The Thomas Cromwell Quilt

The Thomas Cromwell Quilt

Re-reading Wolf Hall recently, I was struck by the number of references to textiles, and how beautifully they are described by Mantel. Velvets, brocades, silks, wool, sables, satins all burst from the page.

As a youth fleeing England, young Thomas Cromwell meets “three elderly Lowlanders”, traders in cloth, who show him their “woollen samples and discuss among themselves the weight and the weave.” Cromwell learns about cloth and concludes that “with wool so long in the fleece these days, and good broadcloth hard to weave, he ought to be getting into kerseys, lighter cloth like that, exporting through Antwerp to Italy.” He understands what clothes of the right fabric can do; on meeting the poor but beautiful Helen, “mentally, he takes her out of cheap shrunken wool and re-dresses her in some figured velvet he saw yesterday, six shillings the yard.”

As Cardinal Wolsey’s man, Cromwell admires a tapestry of “the woollen monarchs,” Solomon and Sheba: a tapestry that depicts a woman he has known and that weaves its way throughout the book. When Wolsey falls, Cromwell watches the cardinal’s finery being packed away: “bolts of fine holland, velvets and grosgrain, sarcenet and taffeta, scarlet by the yard.” Cromwell knows its value. “In public the cardinal wears red, just red, but in various weights, various weaves, various degrees of pigment and dye, but all of them the best of their kind, the best reds to be got for money. There have been days when, swaggering out, he would say, ‘Right, Master Cromwell, price me by the yard!'” And in a spirit of thrift that will be appreciated by patchworkers everywhere, this fabric has a second life after Wolsey’s death: “The cardinal’s scarlet clothes now lie folded and empty. They cannot be wasted. They will be cut up and become other garments. Who knows where they will get to over the years? Your eye will be taken by a crimson cushion or a patch of red on a banner or ensign. You will see a glimpse of them in a man’s inner sleeve or in the flash of a whore’s petticoat.”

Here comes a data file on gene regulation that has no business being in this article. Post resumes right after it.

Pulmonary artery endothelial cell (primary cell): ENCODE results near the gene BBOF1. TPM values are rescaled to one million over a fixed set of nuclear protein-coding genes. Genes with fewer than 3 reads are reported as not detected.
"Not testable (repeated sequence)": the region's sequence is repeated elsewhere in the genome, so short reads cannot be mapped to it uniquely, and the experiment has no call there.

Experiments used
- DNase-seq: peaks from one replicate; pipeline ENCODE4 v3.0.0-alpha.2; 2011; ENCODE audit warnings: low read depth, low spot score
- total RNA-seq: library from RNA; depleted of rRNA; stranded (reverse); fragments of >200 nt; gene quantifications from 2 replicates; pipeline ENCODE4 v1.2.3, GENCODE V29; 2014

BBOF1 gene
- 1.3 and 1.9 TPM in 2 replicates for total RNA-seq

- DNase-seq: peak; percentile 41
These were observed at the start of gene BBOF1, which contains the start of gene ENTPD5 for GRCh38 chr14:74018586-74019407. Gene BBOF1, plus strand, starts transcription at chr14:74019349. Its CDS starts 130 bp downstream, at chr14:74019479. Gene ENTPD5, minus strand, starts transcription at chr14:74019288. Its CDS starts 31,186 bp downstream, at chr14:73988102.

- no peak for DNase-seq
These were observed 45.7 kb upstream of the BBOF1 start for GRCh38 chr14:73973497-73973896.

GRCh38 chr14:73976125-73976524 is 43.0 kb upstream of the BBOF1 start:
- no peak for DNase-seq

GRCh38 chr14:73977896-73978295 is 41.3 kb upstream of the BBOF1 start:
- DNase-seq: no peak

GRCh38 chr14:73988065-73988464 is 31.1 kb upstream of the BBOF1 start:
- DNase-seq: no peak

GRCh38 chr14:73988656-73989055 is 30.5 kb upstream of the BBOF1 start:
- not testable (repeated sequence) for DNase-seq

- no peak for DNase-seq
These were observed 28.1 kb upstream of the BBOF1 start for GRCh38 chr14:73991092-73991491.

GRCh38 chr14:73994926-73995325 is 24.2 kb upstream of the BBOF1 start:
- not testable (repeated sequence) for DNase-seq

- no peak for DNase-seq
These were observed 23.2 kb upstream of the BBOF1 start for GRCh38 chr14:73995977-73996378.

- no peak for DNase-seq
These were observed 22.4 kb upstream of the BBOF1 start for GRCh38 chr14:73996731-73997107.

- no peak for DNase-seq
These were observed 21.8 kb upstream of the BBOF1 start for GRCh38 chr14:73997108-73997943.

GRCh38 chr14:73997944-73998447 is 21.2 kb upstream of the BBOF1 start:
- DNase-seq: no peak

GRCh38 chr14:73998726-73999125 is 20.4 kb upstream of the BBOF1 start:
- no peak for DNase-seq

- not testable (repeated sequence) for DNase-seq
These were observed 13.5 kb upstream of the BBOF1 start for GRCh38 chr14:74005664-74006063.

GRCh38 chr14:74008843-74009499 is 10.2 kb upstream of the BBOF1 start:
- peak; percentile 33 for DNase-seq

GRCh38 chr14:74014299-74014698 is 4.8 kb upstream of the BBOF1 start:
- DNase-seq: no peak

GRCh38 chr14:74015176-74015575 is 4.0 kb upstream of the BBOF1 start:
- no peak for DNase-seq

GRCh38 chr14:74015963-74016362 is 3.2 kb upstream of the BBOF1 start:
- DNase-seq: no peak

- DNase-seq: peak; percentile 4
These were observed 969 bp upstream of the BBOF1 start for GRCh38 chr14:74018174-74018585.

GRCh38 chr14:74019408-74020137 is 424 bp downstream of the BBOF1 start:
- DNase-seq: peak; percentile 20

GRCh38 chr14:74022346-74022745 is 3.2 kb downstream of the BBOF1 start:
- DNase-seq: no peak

Sewing the binding.

Sewing the binding.